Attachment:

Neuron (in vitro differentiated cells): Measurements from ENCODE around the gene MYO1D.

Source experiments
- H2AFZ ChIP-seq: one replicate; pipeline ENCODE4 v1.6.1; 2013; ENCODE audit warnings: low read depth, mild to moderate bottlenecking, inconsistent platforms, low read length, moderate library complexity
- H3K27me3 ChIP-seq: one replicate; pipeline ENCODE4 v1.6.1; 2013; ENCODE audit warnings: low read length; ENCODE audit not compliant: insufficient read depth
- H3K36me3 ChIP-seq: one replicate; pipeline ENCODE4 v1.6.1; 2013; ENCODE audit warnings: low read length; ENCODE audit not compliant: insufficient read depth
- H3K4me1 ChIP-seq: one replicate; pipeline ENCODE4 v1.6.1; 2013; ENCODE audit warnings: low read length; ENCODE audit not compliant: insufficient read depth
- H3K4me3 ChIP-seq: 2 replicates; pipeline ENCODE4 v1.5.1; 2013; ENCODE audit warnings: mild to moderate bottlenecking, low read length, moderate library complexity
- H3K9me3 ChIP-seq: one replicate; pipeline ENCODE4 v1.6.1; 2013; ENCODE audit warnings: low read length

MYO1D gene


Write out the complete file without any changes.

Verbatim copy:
Neuron (in vitro differentiated cells): Measurements from ENCODE around the gene MYO1D.

Source experiments
- H2AFZ ChIP-seq: one replicate; pipeline ENCODE4 v1.6.1; 2013; ENCODE audit warnings: low read depth, mild to moderate bottlenecking, inconsistent platforms, low read length, moderate library complexity
- H3K27me3 ChIP-seq: one replicate; pipeline ENCODE4 v1.6.1; 2013; ENCODE audit warnings: low read length; ENCODE audit not compliant: insufficient read depth
- H3K36me3 ChIP-seq: one replicate; pipeline ENCODE4 v1.6.1; 2013; ENCODE audit warnings: low read length; ENCODE audit not compliant: insufficient read depth
- H3K4me1 ChIP-seq: one replicate; pipeline ENCODE4 v1.6.1; 2013; ENCODE audit warnings: low read length; ENCODE audit not compliant: insufficient read depth
- H3K4me3 ChIP-seq: 2 replicates; pipeline ENCODE4 v1.5.1; 2013; ENCODE audit warnings: mild to moderate bottlenecking, low read length, moderate library complexity
- H3K9me3 ChIP-seq: one replicate; pipeline ENCODE4 v1.6.1; 2013; ENCODE audit warnings: low read length

MYO1D gene